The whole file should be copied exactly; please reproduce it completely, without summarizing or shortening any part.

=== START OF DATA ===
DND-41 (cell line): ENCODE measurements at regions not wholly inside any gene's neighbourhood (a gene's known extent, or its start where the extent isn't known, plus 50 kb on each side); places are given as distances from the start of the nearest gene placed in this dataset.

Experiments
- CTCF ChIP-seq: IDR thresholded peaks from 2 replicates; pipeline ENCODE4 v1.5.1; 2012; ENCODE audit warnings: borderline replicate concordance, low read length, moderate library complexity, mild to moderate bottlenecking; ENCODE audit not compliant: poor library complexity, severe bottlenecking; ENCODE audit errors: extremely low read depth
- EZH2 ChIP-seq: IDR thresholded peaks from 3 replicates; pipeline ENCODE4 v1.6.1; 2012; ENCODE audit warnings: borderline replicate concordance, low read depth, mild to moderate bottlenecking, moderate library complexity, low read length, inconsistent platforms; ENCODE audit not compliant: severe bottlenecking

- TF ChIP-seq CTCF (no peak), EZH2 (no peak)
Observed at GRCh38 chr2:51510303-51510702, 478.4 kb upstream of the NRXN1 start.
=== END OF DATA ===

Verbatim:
DND-41 (cell line): ENCODE measurements at regions not wholly inside any gene's neighbourhood (a gene's known extent, or its start where the extent isn't known, plus 50 kb on each side); places are given as distances from the start of the nearest gene placed in this dataset.

Experiments
- CTCF ChIP-seq: IDR thresholded peaks from 2 replicates; pipeline ENCODE4 v1.5.1; 2012; ENCODE audit warnings: borderline replicate concordance, low read length, moderate library complexity, mild to moderate bottlenecking; ENCODE audit not compliant: poor library complexity, severe bottlenecking; ENCODE audit errors: extremely low read depth
- EZH2 ChIP-seq: IDR thresholded peaks from 3 replicates; pipeline ENCODE4 v1.6.1; 2012; ENCODE audit warnings: borderline replicate concordance, low read depth, mild to moderate bottlenecking, moderate library complexity, low read length, inconsistent platforms; ENCODE audit not compliant: severe bottlenecking

- TF ChIP-seq CTCF (no peak), EZH2 (no peak)
Observed at GRCh38 chr2:51510303-51510702, 478.4 kb upstream of the NRXN1 start.